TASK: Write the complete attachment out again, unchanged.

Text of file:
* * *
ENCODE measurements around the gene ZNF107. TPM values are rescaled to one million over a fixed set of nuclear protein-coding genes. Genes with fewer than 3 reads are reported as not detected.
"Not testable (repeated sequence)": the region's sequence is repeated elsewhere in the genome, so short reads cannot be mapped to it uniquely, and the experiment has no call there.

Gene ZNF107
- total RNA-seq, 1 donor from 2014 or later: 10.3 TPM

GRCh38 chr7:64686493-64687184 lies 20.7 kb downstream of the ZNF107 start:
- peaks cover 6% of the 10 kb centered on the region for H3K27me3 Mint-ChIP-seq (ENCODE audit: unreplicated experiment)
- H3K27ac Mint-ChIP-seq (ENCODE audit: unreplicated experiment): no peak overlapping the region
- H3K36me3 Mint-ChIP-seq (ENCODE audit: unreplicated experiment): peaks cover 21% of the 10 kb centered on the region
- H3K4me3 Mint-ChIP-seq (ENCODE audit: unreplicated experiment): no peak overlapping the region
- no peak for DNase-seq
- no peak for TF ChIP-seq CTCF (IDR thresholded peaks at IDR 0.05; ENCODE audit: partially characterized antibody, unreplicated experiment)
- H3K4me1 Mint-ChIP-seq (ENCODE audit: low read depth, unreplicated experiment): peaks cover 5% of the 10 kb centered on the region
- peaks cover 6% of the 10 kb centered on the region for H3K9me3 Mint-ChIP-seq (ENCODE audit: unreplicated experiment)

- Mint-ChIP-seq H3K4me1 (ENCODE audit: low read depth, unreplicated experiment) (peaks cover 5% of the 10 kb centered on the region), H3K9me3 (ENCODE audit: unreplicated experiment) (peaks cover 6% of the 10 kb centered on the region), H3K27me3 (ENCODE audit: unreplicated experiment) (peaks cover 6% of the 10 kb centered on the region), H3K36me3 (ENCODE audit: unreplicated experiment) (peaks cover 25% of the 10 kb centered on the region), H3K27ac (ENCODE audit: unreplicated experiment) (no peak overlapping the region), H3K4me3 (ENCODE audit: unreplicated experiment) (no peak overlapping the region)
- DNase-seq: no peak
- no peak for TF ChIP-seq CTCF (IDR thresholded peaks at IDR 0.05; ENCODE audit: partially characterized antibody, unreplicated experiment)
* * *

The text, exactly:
ENCODE measurements around the gene ZNF107. TPM values are rescaled to one million over a fixed set of nuclear protein-coding genes. Genes with fewer than 3 reads are reported as not detected.
"Not testable (repeated sequence)": the region's sequence is repeated elsewhere in the genome, so short reads cannot be mapped to it uniquely, and the experiment has no call there.

Gene ZNF107
- total RNA-seq, 1 donor from 2014 or later: 10.3 TPM

GRCh38 chr7:64686493-64687184 lies 20.7 kb downstream of the ZNF107 start:
- peaks cover 6% of the 10 kb centered on the region for H3K27me3 Mint-ChIP-seq (ENCODE audit: unreplicated experiment)
- H3K27ac Mint-ChIP-seq (ENCODE audit: unreplicated experiment): no peak overlapping the region
- H3K36me3 Mint-ChIP-seq (ENCODE audit: unreplicated experiment): peaks cover 21% of the 10 kb centered on the region
- H3K4me3 Mint-ChIP-seq (ENCODE audit: unreplicated experiment): no peak overlapping the region
- no peak for DNase-seq
- no peak for TF ChIP-seq CTCF (IDR thresholded peaks at IDR 0.05; ENCODE audit: partially characterized antibody, unreplicated experiment)
- H3K4me1 Mint-ChIP-seq (ENCODE audit: low read depth, unreplicated experiment): peaks cover 5% of the 10 kb centered on the region
- peaks cover 6% of the 10 kb centered on the region for H3K9me3 Mint-ChIP-seq (ENCODE audit: unreplicated experiment)

- Mint-ChIP-seq H3K4me1 (ENCODE audit: low read depth, unreplicated experiment) (peaks cover 5% of the 10 kb centered on the region), H3K9me3 (ENCODE audit: unreplicated experiment) (peaks cover 6% of the 10 kb centered on the region), H3K27me3 (ENCODE audit: unreplicated experiment) (peaks cover 6% of the 10 kb centered on the region), H3K36me3 (ENCODE audit: unreplicated experiment) (peaks cover 25% of the 10 kb centered on the region), H3K27ac (ENCODE audit: unreplicated experiment) (no peak overlapping the region), H3K4me3 (ENCODE audit: unreplicated experiment) (no peak overlapping the region)
- DNase-seq: no peak
- no peak for TF ChIP-seq CTCF (IDR thresholded peaks at IDR 0.05; ENCODE audit: partially characterized antibody, unreplicated experiment)